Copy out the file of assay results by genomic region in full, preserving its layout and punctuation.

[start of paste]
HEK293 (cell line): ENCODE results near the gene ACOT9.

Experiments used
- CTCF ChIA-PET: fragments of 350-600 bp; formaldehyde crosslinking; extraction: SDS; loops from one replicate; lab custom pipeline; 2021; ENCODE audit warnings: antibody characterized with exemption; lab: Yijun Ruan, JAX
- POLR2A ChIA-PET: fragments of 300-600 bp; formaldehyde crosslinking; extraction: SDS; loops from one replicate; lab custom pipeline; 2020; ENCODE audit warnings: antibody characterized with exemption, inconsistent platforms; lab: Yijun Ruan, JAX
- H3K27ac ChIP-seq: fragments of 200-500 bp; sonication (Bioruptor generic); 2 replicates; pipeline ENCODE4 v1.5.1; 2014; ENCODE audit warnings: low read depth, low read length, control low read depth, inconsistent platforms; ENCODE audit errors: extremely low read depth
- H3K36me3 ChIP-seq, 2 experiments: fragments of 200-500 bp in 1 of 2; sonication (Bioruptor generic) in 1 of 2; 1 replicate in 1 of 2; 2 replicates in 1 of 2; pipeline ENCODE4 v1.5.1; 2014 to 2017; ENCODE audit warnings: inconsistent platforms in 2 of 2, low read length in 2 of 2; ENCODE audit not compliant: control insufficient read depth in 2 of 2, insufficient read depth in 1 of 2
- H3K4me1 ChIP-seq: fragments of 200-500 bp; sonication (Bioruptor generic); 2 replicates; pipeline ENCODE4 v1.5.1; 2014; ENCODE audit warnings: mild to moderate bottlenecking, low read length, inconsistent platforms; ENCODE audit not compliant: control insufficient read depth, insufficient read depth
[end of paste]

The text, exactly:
HEK293 (cell line): ENCODE results near the gene ACOT9.

Experiments used
- CTCF ChIA-PET: fragments of 350-600 bp; formaldehyde crosslinking; extraction: SDS; loops from one replicate; lab custom pipeline; 2021; ENCODE audit warnings: antibody characterized with exemption; lab: Yijun Ruan, JAX
- POLR2A ChIA-PET: fragments of 300-600 bp; formaldehyde crosslinking; extraction: SDS; loops from one replicate; lab custom pipeline; 2020; ENCODE audit warnings: antibody characterized with exemption, inconsistent platforms; lab: Yijun Ruan, JAX
- H3K27ac ChIP-seq: fragments of 200-500 bp; sonication (Bioruptor generic); 2 replicates; pipeline ENCODE4 v1.5.1; 2014; ENCODE audit warnings: low read depth, low read length, control low read depth, inconsistent platforms; ENCODE audit errors: extremely low read depth
- H3K36me3 ChIP-seq, 2 experiments: fragments of 200-500 bp in 1 of 2; sonication (Bioruptor generic) in 1 of 2; 1 replicate in 1 of 2; 2 replicates in 1 of 2; pipeline ENCODE4 v1.5.1; 2014 to 2017; ENCODE audit warnings: inconsistent platforms in 2 of 2, low read length in 2 of 2; ENCODE audit not compliant: control insufficient read depth in 2 of 2, insufficient read depth in 1 of 2
- H3K4me1 ChIP-seq: fragments of 200-500 bp; sonication (Bioruptor generic); 2 replicates; pipeline ENCODE4 v1.5.1; 2014; ENCODE audit warnings: mild to moderate bottlenecking, low read length, inconsistent platforms; ENCODE audit not compliant: control insufficient read depth, insufficient read depth